Saturday, May 19, 2012

The Offensive Politics Of Defense

Yesterday, the House of Representatives passed the National Defense Authorization Act (NDAA) for the next fiscal year (here's a summary). With American troops still in combat in Afghanistan and Yemen and Africa, even as the United States faces an historic economic downturn - a situation that no one in a position of authority seems to address in any coherent, comprehensive way - the matter of funding the Department of Defense is of no little concern.

Over the past few years, as the military has disengaged from forward combat operations in Iraq; expanded its role in Yemen and central Africa, sending special operations forces and military advisers to Uganda to pursue international criminal Joseph Kony; begun the readjustment to the full acceptance of open sexual minorities in its ranks; continued large-scale operations in Afghanistan, with multiple forays in to Pakistan including a special forces raid that killed Osama bin Laden; wrestled with on-going problems with some combat systems, most notably the F-22 fighter; struggled to create better standards of care for combat veterans wounded either physically or psychologically in a decade of war; in the midst of all this, there has been an on-going debate, domestically, concerning fiscal probity. The senior officers at the Pentagon understand this reality, and have repeatedly offered plans for near-term and long-term funding that recognize these fiscal and political realities without harming or even threatening our security.

The House Republicans, however, would far prefer to play election-year politics with the Pentagon's budget. While recognizing the realities that there is a political dimension to every budget, as they are as much a statement of priorities and plans as a rundown of spending requests, the document the House passed yesterday deals not at all with the requests the Pentagon has made. For example, it strips further funding from a long-range plan to create jet fuel from bio-fuels, a plan that not only is cost-effective in the long run, but also creates a more effective military capability.
On Monday, the Navy will announce the ships for its demonstration “Great Green Fleet” — an aircraft carrier strike group powered by biolfuels and other green energy sources — but, as reported by Wired’s Danger Room, the House Armed Services Committee is banning the Pentagon from buying alternative fuel that costs more than a “traditional fossil fuel” in its report on next year’s budget. That’s a standard that the upstart biofuel industry will find hard to meet and could well spell the end of the Pentagon’s early efforts to end a dependence on fossil fuels.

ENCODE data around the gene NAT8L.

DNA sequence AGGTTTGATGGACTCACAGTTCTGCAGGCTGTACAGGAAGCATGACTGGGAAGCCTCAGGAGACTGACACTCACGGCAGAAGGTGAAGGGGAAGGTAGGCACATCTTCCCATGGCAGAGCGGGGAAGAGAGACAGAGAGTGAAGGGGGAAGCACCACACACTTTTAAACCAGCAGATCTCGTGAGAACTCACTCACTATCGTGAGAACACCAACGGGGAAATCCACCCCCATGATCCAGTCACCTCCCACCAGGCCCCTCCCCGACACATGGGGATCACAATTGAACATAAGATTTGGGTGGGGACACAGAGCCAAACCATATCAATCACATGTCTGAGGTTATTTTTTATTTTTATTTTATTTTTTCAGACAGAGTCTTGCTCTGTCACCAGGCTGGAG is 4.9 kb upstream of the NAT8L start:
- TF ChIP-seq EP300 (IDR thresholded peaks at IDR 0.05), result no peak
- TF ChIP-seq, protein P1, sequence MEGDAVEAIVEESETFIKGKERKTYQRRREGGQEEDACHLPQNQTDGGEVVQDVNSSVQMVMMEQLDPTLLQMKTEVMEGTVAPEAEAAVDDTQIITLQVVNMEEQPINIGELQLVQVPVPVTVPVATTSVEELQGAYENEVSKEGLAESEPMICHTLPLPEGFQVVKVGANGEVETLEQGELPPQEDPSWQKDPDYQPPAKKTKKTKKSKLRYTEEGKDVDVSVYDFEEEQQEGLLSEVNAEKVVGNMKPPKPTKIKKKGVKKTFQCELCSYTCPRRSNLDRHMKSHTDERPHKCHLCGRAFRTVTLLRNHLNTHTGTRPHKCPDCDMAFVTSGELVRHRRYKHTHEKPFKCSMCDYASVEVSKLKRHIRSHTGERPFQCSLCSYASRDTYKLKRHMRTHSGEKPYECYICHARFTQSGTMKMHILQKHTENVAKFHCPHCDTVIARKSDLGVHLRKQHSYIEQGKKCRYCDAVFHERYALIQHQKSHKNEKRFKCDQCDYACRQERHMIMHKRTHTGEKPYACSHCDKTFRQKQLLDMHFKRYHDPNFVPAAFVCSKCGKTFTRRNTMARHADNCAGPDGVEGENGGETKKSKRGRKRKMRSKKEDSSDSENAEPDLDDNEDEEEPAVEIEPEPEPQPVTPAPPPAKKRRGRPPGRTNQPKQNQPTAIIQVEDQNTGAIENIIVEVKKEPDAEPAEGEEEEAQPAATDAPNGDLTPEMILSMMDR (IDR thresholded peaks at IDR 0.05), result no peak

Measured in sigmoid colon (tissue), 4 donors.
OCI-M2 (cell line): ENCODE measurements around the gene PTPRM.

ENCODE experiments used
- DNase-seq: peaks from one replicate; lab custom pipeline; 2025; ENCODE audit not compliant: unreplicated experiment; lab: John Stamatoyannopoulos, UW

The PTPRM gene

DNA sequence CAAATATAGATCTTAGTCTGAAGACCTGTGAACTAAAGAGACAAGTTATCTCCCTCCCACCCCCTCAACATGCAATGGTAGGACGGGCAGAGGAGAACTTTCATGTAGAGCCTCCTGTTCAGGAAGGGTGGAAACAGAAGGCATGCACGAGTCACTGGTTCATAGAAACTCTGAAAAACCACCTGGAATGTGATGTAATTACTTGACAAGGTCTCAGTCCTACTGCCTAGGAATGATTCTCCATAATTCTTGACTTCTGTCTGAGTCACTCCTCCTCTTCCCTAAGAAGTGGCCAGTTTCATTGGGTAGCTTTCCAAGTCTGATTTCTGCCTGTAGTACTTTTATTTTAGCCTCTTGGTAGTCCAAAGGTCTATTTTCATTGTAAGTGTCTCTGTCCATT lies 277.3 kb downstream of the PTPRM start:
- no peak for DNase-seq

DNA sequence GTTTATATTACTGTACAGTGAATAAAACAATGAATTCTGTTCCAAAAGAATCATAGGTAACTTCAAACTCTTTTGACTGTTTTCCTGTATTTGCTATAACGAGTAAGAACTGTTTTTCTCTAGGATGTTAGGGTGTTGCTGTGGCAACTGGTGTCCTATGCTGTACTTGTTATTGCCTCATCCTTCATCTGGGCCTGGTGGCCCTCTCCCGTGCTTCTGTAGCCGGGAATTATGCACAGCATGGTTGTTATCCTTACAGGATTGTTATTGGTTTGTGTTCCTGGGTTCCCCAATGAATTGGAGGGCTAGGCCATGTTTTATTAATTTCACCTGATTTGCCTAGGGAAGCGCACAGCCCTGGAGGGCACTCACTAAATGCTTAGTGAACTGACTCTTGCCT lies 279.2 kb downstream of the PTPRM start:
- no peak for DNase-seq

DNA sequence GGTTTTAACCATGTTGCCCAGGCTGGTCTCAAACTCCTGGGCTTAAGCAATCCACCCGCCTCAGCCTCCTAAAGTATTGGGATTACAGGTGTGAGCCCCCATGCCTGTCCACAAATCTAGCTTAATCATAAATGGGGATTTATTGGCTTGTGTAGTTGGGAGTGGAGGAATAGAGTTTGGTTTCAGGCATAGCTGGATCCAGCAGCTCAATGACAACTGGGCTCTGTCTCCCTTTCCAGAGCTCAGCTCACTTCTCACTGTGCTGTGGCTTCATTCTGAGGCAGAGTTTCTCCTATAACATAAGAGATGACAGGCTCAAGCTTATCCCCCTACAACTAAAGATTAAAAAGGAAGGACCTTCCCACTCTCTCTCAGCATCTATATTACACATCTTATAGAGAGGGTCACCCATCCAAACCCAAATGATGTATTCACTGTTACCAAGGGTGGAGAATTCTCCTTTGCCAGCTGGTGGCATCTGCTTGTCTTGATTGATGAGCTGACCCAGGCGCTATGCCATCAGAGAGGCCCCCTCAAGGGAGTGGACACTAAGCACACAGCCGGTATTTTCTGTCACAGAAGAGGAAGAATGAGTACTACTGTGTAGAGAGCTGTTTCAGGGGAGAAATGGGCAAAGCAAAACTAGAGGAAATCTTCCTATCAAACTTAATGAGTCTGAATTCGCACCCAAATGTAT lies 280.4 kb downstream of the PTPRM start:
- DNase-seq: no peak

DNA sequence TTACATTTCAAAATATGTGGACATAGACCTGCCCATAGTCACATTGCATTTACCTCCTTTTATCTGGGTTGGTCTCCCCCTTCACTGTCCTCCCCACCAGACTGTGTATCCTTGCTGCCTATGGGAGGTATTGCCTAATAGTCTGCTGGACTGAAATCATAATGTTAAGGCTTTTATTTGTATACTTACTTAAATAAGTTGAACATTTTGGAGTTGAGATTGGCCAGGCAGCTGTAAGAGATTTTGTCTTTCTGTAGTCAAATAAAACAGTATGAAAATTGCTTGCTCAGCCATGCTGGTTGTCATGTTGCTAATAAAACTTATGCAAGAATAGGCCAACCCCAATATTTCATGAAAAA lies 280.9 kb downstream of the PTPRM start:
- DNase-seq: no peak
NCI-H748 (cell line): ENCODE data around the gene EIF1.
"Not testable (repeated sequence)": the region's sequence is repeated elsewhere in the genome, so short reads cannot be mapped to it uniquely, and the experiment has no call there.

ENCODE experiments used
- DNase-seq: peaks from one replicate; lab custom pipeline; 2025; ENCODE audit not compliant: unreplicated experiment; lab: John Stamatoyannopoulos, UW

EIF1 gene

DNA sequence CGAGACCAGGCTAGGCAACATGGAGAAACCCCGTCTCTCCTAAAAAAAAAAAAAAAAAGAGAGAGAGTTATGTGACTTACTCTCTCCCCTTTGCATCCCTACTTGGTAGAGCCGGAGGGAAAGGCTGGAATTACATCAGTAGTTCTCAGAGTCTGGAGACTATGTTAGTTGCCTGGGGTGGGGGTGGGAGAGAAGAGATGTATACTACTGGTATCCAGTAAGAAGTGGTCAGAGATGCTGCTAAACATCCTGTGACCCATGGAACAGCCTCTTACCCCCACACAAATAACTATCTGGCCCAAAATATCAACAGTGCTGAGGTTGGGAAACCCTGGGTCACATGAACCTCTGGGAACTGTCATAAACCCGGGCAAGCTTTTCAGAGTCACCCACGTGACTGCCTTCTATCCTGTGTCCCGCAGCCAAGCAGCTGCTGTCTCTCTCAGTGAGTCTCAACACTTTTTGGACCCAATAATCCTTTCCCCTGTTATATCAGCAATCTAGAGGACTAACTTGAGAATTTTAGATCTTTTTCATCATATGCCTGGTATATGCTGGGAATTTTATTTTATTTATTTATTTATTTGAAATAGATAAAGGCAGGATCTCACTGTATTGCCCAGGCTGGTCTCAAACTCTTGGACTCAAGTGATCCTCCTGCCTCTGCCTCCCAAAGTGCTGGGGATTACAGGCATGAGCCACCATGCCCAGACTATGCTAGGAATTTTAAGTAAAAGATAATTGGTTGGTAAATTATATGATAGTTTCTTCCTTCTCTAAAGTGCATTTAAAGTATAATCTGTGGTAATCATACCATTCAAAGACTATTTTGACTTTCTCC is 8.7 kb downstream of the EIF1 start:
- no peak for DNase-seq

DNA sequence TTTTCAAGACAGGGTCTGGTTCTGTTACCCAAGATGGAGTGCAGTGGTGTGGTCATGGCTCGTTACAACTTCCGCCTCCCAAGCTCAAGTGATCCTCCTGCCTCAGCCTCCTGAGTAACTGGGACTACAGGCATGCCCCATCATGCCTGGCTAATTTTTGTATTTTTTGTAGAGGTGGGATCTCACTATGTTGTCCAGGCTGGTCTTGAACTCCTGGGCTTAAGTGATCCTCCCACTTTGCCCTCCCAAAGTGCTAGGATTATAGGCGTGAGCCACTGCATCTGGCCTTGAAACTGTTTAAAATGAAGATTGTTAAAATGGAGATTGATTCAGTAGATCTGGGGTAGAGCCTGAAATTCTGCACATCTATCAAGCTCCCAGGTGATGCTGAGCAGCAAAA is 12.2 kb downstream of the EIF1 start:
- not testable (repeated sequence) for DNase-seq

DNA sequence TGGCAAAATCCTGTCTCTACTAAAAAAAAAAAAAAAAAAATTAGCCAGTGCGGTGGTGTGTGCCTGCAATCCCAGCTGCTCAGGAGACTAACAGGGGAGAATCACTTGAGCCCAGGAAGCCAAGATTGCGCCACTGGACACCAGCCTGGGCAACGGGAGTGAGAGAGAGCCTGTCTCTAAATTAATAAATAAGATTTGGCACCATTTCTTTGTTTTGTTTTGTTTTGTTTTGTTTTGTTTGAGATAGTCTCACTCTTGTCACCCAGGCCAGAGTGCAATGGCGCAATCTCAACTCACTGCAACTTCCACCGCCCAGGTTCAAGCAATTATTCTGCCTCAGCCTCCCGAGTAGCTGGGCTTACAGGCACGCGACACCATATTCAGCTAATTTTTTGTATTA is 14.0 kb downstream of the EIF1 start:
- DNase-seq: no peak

Chairman of the Joint Chiefs of Staff Gen. Martin Dempsey made the case last October that military use of green energy technologies “saves lives” and an Army study in August found “A fighting force that isn’t restricted by the reach of a tanker truck or weighted down by heavy batteries is more nimble and, as a result, more lethal.”
What's hysterically funny about this is it was done in the name of cost savings, in a budget that was eight billion dollars more than the caps set in a budget resolution passed last year by this same Congress. That resolution, however, has been rescinded as the House prepares for an election year game of chicken over spending and the debt ceiling in hopes of making the President look bad. Doing this by spending more money, forcing the Pentagon to scrap a multi-year effort to refit our forces in ways that are both better for the environment and better for the military, should, were ours a more sane country, make clear how little House Republicans care about what the Pentagon wants and doesn't want.

There are many other tidbits in the NDAA, including expanding the powers of indefinite detention of American citizens, a provision that has already been suspended by a federal judge because it is so expansive it violates the First Amendment.

Lost in all of this is any sense that the Republican members of the House of Representatives care a jot or tittle for what the Pentagon might actually want. Were I in a position of authority, I would be spending long hours banging my head against anything solid because it has become impossible in our current political climate to know what is going to be funded and what isn't; whether or not it is possible to deal with contractors on various items because the projects might well simply cease to exist; and, finally, wonder if someone in a position of political power would at least make clear they understand the Pentagon's first priority is the safe and successful completion of our current military operations.

This last would mean that, rather than just spout off whatever nonsense enters their heads about taxes and priorities and on-going threats not only to our troops but to the nation as a whole, Congress would get serious about reordering our fiscal priorities such that they reflected the reality that we are a nation that continues to send tens of thousands of its young men and women in to combat - sometimes with our supposed allies (considering the increasing threat Afghan military forces pose to American troops, including those who are supposed to be training them). If we started any and all our discussions of our fiscal and economic problems with that in the forefront of our minds, we might well have a very different discussion, no less political, but far closer to the realities we face.

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